Immunosuppressive Therapy Helps Systemic Sclerosis Patients With Lung Disease
Levels of the cytokine CXCl4 in the bloodstream drop sharply in response to immunosuppressive therapy, and are associated with improved lung function in systemic sclerosis (SSc) patients with interstitial lung disease (ILD), a study shows.
The research, “Changes in plasma CXCL4 levels are associated with improvements in lung function in patients receiving immunosuppressive therapy for systemic sclerosis-related interstitial lung disease,” was published in the journal Arthritis Research & Therapy.
CXCL4 has been identified as a blood biomarker for ILD in patients with SSc. Previous studies have found higher CXCL4 levels in SSc patients with ILD than in those without ILD. Furthermore, SSc patients with high levels of CXCL4 when the studies began showed accelerated progression of ILD.
Researchers investigated the potential association between CXCL4 levels and the extent of ILD in SSc patients in a randomized controlled trial. They also investigated how alterations in CXCL4 levels might predict improved lung function in patients receiving mycophenolate or cyclophosphamide. The two are immunosuppressant therapies, meaning they suppress, or reduce, the strength of the body’s immune system.
The research team recruited 142 SSc-ILD patients from the Scleroderma Lung Study (SLS) II (NCT00883129). The participants were randomly assigned to receive mycophenolate for two years or oral cyclophosphamide for one year, followed by one year of placebo.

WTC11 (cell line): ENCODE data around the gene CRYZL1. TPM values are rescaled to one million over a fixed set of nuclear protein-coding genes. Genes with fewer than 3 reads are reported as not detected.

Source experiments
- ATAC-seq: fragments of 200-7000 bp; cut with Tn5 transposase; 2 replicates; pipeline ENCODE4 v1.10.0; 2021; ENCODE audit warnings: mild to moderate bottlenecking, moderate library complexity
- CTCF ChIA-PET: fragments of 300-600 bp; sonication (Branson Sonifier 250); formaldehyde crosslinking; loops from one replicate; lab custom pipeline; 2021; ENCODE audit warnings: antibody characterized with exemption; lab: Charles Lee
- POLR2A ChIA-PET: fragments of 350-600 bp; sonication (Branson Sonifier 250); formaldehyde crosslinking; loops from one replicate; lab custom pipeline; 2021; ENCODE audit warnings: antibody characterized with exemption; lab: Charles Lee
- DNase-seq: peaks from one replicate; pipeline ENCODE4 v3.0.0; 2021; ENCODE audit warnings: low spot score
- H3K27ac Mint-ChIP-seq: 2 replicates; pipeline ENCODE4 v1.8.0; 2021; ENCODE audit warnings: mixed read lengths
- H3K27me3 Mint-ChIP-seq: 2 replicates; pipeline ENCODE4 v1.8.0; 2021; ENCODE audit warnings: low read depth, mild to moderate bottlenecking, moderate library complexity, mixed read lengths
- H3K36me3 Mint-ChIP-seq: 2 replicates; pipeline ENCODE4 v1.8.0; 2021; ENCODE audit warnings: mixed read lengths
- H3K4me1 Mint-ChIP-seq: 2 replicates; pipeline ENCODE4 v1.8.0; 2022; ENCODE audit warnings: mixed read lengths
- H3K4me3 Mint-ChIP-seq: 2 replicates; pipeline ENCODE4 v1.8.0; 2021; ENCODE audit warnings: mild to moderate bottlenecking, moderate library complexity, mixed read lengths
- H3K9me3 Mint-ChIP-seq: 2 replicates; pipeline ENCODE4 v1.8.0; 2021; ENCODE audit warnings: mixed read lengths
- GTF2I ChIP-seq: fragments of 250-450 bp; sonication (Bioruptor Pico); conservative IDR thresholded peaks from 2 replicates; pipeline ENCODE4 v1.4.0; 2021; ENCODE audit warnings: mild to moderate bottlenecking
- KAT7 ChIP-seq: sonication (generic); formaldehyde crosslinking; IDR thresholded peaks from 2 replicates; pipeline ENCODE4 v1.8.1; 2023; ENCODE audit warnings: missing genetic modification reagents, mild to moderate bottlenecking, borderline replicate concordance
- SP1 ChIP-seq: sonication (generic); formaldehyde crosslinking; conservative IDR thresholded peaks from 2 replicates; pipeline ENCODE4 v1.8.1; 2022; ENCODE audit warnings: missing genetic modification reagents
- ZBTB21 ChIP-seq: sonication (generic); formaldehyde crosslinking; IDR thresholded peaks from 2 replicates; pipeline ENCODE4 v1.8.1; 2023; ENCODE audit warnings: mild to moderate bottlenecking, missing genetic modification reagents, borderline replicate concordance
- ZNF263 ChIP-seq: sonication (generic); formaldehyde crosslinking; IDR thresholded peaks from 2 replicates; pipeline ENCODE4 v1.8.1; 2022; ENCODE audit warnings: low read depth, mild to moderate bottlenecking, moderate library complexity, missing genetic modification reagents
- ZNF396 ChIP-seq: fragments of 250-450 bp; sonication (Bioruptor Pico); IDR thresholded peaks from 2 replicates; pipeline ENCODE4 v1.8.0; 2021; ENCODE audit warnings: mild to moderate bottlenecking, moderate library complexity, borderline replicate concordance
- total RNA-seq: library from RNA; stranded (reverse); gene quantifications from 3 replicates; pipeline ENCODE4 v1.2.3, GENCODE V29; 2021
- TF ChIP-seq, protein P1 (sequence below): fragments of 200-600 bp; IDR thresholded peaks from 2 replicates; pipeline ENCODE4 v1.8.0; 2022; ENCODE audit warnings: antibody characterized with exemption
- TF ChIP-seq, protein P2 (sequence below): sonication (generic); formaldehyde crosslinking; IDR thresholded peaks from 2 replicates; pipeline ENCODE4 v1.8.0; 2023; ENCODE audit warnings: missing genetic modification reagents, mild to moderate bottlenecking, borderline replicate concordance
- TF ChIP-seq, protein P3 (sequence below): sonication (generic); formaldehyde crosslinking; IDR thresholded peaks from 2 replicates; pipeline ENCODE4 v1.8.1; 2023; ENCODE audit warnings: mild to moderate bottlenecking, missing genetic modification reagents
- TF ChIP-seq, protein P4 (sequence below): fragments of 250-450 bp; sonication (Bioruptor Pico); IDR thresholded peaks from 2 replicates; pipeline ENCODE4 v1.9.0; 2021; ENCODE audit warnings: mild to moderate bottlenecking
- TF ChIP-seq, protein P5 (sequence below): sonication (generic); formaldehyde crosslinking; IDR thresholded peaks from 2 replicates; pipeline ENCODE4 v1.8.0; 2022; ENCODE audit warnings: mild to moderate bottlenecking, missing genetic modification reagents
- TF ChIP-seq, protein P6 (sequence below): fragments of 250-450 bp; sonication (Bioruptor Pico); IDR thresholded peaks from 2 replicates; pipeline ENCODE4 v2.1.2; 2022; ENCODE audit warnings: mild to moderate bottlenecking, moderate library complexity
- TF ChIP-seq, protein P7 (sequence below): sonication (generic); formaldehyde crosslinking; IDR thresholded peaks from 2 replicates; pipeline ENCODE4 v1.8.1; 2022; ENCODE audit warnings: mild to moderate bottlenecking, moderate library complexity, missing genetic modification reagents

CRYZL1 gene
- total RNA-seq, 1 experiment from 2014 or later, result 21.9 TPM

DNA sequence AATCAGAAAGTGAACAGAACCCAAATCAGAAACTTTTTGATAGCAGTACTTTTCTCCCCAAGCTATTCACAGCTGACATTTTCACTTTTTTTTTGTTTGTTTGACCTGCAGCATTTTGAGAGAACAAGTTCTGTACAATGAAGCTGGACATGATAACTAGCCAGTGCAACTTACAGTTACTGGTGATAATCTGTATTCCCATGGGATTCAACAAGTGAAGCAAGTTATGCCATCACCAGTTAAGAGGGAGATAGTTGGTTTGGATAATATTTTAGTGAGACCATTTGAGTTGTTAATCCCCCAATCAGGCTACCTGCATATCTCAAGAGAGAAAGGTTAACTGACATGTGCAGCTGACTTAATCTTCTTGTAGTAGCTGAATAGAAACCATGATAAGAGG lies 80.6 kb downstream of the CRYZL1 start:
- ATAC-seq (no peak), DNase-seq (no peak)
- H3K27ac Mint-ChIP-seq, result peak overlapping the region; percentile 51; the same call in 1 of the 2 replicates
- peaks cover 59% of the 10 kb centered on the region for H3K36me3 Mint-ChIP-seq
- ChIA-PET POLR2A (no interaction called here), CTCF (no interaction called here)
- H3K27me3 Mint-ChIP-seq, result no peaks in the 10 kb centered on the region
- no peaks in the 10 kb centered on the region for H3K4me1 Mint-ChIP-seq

Researchers measured CXCL4 when the study began, at 12 months, and at 24 months in 136 SLS II participants. In the 67 healthy controls, CXCL4 levels were measured at a single time point.
The team observed that CXCL4 levels at baseline, or when the study began, were significantly higher in SSc-ILD patients than in healthy controls. However, no correlation was found between CXCL4 levels and the extent of ILD at baseline. ILD extent was determined by a measurement of lung function known as forced vital capacity (FVC), the lung’s diffusing capacity of carbon monoxide, and the extent of ILD in X-rays.
Immunosuppressive therapy, either with mycophenolate or cyclophosphamide, was found to be associated with a significant reduction in CXCL4 levels. Additionally, patients with a more pronounced decline in CXCL4 levels from baseline to 12 months showed improvements in SSc-ILD at 24 months, as determined by improvements in FVC.
“These findings suggest that intermediate-term changes in CXCL4 may have predictive significance for long-term progression of SSc-ILD in patients receiving immunosuppressive therapy.” the team concluded. “Although the exact role of CXCL4 in the pathobiology of SSc-ILD is uncertain, these findings support the potential predictive capability of this chemokine for determining response to immunosuppressive therapy.”